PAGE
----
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#### karush

##### Well-known member

- Jan 31, 2012

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- Thread starter karush
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- Thread starter
- #1

- Jan 31, 2012

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- Jan 30, 2018

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Yes, that is correct so far! Now, you might use the facts that $rlog(x)= log(x^r)$ and $log(a)- log(b)= log(a/b)$. And you can get rid of the logarithm by taking the exponential on both sides.

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- Jan 31, 2012

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I assume the 3 has to distributed and an exponent\)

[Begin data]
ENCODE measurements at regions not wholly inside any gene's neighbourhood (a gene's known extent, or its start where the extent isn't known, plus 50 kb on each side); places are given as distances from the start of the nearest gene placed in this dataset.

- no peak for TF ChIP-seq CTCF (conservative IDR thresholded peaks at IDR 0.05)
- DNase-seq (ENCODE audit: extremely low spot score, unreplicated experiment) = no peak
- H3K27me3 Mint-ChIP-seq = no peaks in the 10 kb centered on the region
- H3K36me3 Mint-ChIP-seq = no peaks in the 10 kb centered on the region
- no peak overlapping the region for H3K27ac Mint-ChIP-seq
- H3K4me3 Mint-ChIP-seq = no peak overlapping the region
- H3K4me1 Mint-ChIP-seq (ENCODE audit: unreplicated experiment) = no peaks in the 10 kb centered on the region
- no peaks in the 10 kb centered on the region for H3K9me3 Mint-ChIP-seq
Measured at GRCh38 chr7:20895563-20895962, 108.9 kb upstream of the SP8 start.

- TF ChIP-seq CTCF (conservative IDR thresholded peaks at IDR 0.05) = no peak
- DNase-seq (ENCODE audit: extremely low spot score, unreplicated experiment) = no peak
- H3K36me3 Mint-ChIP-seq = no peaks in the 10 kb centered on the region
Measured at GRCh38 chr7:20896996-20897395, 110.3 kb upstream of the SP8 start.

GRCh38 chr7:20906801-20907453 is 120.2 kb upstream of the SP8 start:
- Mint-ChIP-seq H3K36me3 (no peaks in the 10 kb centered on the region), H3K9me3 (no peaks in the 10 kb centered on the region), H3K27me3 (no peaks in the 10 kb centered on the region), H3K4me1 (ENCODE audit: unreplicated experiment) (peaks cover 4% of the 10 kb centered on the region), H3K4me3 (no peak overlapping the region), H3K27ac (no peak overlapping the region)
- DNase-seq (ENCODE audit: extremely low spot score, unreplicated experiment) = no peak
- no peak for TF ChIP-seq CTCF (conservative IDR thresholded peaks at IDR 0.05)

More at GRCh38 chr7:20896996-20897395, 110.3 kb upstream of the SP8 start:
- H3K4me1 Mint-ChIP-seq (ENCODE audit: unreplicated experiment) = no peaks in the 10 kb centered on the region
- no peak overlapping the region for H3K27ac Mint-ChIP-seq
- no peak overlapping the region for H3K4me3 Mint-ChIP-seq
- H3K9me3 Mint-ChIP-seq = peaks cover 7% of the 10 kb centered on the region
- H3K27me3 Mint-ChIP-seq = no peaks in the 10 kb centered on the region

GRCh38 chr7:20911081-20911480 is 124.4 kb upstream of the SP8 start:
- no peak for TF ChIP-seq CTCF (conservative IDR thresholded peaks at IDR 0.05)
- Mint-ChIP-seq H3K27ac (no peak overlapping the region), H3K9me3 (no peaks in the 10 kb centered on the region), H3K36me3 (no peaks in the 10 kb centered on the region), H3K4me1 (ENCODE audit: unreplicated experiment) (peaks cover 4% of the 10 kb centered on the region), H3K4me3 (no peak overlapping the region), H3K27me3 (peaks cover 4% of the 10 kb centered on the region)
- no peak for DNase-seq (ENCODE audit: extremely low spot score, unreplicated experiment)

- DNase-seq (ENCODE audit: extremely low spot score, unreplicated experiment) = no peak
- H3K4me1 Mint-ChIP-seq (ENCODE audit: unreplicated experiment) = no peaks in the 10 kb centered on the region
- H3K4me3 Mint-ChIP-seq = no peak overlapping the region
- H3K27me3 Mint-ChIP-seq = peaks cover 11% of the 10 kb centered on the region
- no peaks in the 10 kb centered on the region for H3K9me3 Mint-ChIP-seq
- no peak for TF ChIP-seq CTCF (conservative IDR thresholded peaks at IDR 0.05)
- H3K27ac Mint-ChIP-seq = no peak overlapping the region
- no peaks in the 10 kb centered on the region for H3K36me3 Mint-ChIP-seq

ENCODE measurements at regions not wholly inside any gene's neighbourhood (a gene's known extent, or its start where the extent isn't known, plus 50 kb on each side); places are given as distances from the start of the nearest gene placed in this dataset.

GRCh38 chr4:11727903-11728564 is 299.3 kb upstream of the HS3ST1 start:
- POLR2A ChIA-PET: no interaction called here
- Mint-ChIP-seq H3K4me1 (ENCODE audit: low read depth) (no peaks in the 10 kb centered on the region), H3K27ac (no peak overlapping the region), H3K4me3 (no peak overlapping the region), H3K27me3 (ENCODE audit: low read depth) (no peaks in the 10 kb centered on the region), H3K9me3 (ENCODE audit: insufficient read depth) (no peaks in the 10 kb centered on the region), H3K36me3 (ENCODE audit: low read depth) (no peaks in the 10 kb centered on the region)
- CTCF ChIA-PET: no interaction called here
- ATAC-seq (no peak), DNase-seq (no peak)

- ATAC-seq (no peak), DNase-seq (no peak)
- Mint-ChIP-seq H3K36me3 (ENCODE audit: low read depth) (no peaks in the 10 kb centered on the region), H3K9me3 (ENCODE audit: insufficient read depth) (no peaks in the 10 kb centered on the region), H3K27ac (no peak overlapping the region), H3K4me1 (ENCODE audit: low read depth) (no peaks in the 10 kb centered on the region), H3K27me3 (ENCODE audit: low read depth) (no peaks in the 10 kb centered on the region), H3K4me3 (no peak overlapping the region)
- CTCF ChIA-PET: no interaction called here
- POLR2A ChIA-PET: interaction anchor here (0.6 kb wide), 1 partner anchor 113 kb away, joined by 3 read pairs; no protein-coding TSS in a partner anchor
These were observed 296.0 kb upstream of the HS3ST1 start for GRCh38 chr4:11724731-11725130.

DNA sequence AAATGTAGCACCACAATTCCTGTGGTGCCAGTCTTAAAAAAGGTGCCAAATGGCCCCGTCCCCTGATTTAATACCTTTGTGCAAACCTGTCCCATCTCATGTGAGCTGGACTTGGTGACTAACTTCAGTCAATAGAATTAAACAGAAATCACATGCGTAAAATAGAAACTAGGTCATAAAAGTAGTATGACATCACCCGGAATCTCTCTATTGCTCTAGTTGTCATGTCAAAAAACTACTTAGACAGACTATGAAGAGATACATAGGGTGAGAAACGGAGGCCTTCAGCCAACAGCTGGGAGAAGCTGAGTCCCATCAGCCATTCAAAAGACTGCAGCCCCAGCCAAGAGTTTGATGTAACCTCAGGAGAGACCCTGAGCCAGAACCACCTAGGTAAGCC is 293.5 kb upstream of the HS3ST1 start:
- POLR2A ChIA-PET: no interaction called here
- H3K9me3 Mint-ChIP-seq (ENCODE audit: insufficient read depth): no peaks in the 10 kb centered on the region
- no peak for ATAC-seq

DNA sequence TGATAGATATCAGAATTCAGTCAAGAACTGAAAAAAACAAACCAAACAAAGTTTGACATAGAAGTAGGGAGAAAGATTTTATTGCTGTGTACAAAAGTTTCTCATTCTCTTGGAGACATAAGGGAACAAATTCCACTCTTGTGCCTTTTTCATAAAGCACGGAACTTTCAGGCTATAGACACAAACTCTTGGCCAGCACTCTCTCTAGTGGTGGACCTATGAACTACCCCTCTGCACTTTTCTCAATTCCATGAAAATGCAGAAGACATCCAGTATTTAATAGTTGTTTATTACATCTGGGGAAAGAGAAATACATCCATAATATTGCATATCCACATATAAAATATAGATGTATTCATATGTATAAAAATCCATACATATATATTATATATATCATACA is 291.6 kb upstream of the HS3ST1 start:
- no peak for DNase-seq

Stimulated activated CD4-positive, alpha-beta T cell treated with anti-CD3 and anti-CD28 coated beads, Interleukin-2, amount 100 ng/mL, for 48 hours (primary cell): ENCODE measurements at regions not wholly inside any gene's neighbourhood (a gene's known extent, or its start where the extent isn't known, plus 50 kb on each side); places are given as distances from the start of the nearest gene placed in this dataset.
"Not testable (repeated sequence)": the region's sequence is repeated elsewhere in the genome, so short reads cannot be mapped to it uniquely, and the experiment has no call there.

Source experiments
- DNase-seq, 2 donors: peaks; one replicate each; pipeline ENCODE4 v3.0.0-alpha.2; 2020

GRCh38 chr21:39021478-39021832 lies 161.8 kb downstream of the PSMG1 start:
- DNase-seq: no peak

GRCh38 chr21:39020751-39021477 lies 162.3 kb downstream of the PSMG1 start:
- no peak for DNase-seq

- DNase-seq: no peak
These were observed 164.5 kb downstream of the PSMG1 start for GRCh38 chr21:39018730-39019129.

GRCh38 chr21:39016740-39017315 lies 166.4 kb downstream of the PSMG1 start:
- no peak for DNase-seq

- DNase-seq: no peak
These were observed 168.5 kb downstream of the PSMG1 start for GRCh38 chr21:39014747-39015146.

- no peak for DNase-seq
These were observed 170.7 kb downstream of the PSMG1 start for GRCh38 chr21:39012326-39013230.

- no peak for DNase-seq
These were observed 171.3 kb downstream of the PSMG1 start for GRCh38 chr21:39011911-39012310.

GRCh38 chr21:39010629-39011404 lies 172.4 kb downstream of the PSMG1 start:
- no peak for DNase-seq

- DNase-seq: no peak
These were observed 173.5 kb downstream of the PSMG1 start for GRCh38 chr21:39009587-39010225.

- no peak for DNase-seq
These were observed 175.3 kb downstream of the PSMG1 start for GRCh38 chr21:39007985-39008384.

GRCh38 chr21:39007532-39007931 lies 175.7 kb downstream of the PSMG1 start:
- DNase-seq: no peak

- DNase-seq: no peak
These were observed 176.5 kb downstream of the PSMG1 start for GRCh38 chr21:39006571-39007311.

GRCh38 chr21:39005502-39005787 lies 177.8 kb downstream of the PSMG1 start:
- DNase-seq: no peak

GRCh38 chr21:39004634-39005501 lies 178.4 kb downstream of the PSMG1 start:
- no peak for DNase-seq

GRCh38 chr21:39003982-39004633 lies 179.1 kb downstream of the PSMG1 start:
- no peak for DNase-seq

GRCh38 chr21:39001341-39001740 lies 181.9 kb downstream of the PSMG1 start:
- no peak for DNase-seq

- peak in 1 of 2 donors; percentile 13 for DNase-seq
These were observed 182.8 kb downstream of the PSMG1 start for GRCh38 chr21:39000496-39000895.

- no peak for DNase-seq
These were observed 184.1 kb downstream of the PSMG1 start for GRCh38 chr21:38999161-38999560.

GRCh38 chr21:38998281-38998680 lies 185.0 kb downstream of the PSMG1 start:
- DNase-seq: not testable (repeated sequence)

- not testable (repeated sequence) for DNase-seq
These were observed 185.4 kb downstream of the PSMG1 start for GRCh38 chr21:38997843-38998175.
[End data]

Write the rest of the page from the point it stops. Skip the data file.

- Jan 30, 2018

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$log\left|\frac{y}{y- 4}\right|= \frac{2}{3}t^2+ C$

$\frac{y}{y- 4}= C'e^{\frac{2t^2}{3}}$

And, with $y(0)= y_0$, $\frac{y_0}{y_0- 4}=C'$.

so $\frac{y}{y- 4}= \frac{y_0}{y_0- 4}e^{\frac{2t^2}{3}}$.

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- Jan 31, 2012

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$\frac{y}{y- 4}= -0.1143e^{\frac{2t^2}{3}}$.

We want y to be 3.98 so $\frac{y}{y- 4}= \frac{3.98}{3.98- 4}= -\frac{3.98}{0.02}= -199

$.

Solve $-0.1143e^{-\frac{2t^2}{3}}= -199$.